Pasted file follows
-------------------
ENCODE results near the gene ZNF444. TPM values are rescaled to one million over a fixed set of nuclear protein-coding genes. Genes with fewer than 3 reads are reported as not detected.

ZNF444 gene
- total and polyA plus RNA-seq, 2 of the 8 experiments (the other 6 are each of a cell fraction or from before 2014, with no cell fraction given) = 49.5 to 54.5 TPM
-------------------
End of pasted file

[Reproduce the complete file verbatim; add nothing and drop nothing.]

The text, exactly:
ENCODE results near the gene ZNF444. TPM values are rescaled to one million over a fixed set of nuclear protein-coding genes. Genes with fewer than 3 reads are reported as not detected.

ZNF444 gene
- total and polyA plus RNA-seq, 2 of the 8 experiments (the other 6 are each of a cell fraction or from before 2014, with no cell fraction given) = 49.5 to 54.5 TPM